Break the rules, and you might get caught. Never take a chance, and you'll stay safe, but at the cost of what might have been. Fortunately for sports car enthusiasts, Zora Arkus-Dunkov, the Chevrolet Corvette's original chief engineer, never had much interest in coloring inside the lines (or double-wide racing stripes, as it were). Arkus-Dunkov's willingness to play fast and loose with GM's strict corporate policies banning factory-backed racing allows for a straight line to be drawn from the 2017 Chevrolet Corvette Grand Sport and the five original, so-rare-you've-probably-never-seen-one first-generation Grand Sports of the 1960s.
As with most things Corvette, the difference lies in the details.
There's nothing in the current Chevrolet playbook that keeps Corvettes from competing in, and in most cases, dominating, sports car racing, with an impressive streak of GT victories solidifying the C6.R and C7.R as legitimate contenders on the global scene. It's a tired cliché, but it's true: the same technology that has lead to such great success on the track has trickled down to the Corvette Stingray street car or perhaps more accurately the Corvette Z06, what with its supercharged exotic-smashing 650 hp engine and phenomenal handling capability.
Whither the weekend racer, then? Forget the Z06's starting price, which now hovers near the six-figure mark – not every enthusiast is willing to go all-out in a monstrously powerful automobile with a top speed of over 320 km/h in the name of weekend fun. It's a scary car with an equally frightening performance ceiling, and that leaves the vast majority of Corvette fans on the outside looking in when it comes to a factory-equipped formula for fun on the track.
I know what you're thinking. Why not just snag the Corvette Stingray with the Z51 package? When I initially heard that the Grand Sport model was being revived for 2017, I had the same initial reaction. After all, the Z51 edition of Chevy's coupe brings its own better-than-stock upgrades to the table, including more aggressive gearing and the availability of GM's vaunted magnetic ride control suspension system, which is in a class by itself when it comes to active chassis control.
As with most things Corvette, the difference lies in the details. Walking out of the hotel lobby in Atlanta, Georgia, to scoop up the 'Vette I would drive for the roughly 80 km that separated the city from Atlanta Motorsports Park, I was struck by how much more aggressive a first impression is made by the Grand Sport. It's not so much the dual-slash graphics on the car's front fenders, or the numerous striping and color combos made available with the special model: the GS also features a wider track that is accommodated at the rear by swollen fenders that would have attracted even Sir Mix-a-Lot's admiring attentions. Throw in the front splitter and rear wickerbill spoiler, as well as the rocker panel extensions that all work together to enhance the car's high speed stability, and it's clear that this is no run-of-the-mill Chevrolet.
Once behind the wheel, I was much harder pressed to identify the 2017 Chevrolet Corvette Grand Sport as belonging to a higher caste than its Stingray sibling. On the street the Corvette is such an easy car to drive that there are times when you forget that you're just a foot-stomp away from hitting 100 km/h in less than four seconds, thanks to the 460 horsepower and 465 lb-ft of torque offered up by its 6.2L V8. In fact, aside from the smooth ministrations of its (standard) magnetically adaptive suspension system, the Grand Sport's on-road demeanour did little to distinguish itself from its thoroughly excellent Stingray starting point.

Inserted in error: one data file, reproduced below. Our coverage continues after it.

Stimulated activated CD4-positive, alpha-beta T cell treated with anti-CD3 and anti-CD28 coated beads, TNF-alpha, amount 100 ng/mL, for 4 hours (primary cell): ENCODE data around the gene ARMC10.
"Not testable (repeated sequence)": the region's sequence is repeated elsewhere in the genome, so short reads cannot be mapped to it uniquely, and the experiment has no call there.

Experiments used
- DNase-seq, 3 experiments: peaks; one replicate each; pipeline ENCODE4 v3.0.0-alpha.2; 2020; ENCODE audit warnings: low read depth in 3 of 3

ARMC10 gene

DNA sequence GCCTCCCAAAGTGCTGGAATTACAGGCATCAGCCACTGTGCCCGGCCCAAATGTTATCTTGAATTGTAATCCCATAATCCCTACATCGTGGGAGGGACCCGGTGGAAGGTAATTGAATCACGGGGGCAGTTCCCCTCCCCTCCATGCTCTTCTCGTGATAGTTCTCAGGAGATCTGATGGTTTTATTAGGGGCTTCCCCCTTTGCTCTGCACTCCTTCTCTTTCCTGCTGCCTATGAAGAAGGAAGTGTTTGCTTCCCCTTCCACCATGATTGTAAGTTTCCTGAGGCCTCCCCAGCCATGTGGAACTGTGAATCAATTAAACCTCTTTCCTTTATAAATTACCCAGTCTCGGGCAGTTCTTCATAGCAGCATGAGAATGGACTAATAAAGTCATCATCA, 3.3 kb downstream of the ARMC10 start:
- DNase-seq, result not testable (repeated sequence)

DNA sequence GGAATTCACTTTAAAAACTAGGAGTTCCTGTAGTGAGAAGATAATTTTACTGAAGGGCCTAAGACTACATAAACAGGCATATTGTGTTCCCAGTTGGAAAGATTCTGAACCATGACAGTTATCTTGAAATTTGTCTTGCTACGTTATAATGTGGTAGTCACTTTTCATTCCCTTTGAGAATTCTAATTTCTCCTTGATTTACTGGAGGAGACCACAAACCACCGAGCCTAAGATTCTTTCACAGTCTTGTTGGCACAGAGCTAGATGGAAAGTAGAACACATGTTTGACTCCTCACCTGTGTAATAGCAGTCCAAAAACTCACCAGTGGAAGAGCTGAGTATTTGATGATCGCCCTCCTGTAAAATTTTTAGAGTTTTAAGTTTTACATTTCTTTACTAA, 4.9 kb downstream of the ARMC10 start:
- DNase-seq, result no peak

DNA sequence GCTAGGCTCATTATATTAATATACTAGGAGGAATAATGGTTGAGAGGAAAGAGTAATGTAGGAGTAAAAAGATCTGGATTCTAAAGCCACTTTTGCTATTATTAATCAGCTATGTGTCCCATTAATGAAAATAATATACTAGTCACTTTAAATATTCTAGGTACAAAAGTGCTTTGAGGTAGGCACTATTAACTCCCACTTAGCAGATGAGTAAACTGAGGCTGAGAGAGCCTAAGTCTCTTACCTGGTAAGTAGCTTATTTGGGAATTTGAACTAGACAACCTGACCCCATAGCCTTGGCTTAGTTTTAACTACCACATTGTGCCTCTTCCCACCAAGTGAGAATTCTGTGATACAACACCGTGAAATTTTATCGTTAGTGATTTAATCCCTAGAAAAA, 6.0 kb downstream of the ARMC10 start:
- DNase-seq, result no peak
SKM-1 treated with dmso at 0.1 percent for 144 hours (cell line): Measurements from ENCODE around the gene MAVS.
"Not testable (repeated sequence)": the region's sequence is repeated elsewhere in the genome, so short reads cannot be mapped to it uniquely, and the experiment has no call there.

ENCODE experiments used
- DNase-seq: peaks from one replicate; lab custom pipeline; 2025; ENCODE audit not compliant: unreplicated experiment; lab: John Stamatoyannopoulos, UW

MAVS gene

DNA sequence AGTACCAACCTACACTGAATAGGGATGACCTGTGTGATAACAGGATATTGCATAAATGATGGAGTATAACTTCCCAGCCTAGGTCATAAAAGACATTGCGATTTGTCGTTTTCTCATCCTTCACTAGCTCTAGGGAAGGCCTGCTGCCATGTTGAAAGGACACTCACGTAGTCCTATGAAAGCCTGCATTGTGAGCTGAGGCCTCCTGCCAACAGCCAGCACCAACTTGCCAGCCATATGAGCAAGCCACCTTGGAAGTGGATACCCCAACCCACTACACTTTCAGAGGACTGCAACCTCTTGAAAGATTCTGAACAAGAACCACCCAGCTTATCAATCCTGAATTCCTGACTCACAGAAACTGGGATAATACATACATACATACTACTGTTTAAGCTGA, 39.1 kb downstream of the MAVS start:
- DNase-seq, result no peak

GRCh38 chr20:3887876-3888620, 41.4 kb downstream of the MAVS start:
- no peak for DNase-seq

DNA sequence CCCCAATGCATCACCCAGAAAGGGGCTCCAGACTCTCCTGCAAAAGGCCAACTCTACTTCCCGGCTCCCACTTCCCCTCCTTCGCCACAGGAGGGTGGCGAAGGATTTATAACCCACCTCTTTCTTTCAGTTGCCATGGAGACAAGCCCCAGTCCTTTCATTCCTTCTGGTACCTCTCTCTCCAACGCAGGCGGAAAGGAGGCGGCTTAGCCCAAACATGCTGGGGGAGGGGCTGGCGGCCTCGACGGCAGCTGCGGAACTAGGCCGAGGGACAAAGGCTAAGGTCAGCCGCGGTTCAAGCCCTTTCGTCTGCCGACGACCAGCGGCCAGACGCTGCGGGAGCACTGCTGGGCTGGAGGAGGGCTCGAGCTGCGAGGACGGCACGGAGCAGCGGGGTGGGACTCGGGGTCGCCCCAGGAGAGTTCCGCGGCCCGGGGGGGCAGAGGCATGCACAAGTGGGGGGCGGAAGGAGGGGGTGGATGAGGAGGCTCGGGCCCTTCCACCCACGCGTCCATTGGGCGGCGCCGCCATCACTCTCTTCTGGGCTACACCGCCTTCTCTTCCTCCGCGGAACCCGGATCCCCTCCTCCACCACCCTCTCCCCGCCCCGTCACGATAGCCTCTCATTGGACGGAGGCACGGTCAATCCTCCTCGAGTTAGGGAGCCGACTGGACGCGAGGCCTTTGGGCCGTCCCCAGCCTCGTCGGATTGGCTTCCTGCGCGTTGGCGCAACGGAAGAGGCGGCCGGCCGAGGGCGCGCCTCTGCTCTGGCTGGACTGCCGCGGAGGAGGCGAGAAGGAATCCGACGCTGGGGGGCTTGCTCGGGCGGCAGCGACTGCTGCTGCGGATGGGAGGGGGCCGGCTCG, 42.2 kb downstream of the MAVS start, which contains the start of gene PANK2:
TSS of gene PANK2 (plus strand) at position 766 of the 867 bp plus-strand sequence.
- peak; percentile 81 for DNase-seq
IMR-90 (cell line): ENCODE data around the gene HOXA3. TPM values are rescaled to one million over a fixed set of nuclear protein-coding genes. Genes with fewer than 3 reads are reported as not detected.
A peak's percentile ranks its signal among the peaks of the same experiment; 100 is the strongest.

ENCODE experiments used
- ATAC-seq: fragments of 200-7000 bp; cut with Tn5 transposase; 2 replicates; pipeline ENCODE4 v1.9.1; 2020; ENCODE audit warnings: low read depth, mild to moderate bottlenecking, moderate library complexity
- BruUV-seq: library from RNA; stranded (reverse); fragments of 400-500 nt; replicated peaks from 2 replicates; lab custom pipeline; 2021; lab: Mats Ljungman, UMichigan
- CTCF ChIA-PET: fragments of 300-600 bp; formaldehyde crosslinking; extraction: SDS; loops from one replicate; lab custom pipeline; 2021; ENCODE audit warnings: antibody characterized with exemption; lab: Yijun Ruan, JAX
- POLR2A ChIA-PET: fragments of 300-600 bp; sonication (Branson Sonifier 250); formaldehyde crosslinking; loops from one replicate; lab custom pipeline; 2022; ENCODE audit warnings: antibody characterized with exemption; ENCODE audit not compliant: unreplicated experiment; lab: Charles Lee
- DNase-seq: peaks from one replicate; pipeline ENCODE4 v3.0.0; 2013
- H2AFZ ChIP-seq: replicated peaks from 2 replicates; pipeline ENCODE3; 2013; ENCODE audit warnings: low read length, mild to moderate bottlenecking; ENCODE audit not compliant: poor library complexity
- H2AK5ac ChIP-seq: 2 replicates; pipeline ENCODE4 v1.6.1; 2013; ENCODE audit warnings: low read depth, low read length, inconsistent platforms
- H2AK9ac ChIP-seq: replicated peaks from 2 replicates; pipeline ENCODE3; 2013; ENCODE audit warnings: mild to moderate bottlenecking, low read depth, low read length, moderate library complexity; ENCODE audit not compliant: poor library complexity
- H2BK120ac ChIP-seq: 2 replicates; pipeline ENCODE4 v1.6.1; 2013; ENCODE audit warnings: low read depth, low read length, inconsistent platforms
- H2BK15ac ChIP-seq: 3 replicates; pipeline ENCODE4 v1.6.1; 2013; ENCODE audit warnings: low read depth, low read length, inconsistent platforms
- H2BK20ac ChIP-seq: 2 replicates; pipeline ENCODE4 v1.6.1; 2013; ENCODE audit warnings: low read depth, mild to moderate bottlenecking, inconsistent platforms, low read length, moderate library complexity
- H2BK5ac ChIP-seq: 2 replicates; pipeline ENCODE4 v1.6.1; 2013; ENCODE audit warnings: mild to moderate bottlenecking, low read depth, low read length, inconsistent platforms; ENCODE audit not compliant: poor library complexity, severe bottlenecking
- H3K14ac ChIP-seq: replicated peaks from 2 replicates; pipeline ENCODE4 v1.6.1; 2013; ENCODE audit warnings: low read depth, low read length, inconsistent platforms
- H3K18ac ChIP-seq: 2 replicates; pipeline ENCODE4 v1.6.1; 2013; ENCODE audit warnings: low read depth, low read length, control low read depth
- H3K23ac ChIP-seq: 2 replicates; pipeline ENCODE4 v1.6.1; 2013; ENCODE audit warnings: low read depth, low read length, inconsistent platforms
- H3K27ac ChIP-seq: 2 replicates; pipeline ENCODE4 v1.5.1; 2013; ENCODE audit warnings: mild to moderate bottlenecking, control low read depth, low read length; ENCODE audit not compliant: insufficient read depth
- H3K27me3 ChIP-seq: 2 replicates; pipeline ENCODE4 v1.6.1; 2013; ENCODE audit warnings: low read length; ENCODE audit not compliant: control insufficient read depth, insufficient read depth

This is all by design, of course. The Corvette Grand Sport is intended to deftly walk the line between comfortable daily driver and FOTD track weapon, which means to take advantage of what really makes it special you've got to leave traffic lights and crosswalks behind and instead park yourself on the starting grid of the closest road course. Preferably, you'll do this with the Z07 package installed, which transitions the Grand Sport from its already-upgraded brakes to carbon ceramic-matrix units, and swaps in Michelin Pilot Sport Cup 2 rubber in place of the standard Pilot Super Sport tires. You won't have either of those options if you stick with the Stingray, as even the Z51 is locked out of adding Z07 hardware to the mix.
Once the green flag dropped at AMP, the Corvette Grand Sport revealed itself to be an entirely different animal, going from pussycat to sabre-toothed tiger before I'd reach the first straightaway. Outfitted with the Z07 package, the Grand Sport's ability to both accumulate and dispense with momentum bordered on outrageous, as the carbon ceramic brakes dealt with the heat generated by scrubbing down from triple- to single-digit speeds with the same casual aplomb as the car's cooling system handled the 40 °C Atlanta temperatures. The seven-speed manual gearbox offered the best control over corner entry speeds, but the eight-speed automatic felt significantly faster in almost every situation, a suspicion that was backed up by the additional second it granted per lap.
Chevrolet has positioned the Grand Sport as being in the "sweet spot" of the Corvette line-up, taking a stand between the seriously expensive Z06 and the $66k Stingray. It's a bit of a stretch to label the GS as an "affordable" track car, but it's certainly no lie to call it the most capable Corvette on a road course with a naturally aspirated engine under the hood.
Not so much Z06-lite as Stingray-plus, the Grand Sport makes a lot of sense for privateers seeking to sneak into the pits on the weekends and then roll home on Sunday night with the A/C blasting, the suspension set to "Tour", and the Pilot Sport Cup 2's keeping you just on this side of the law.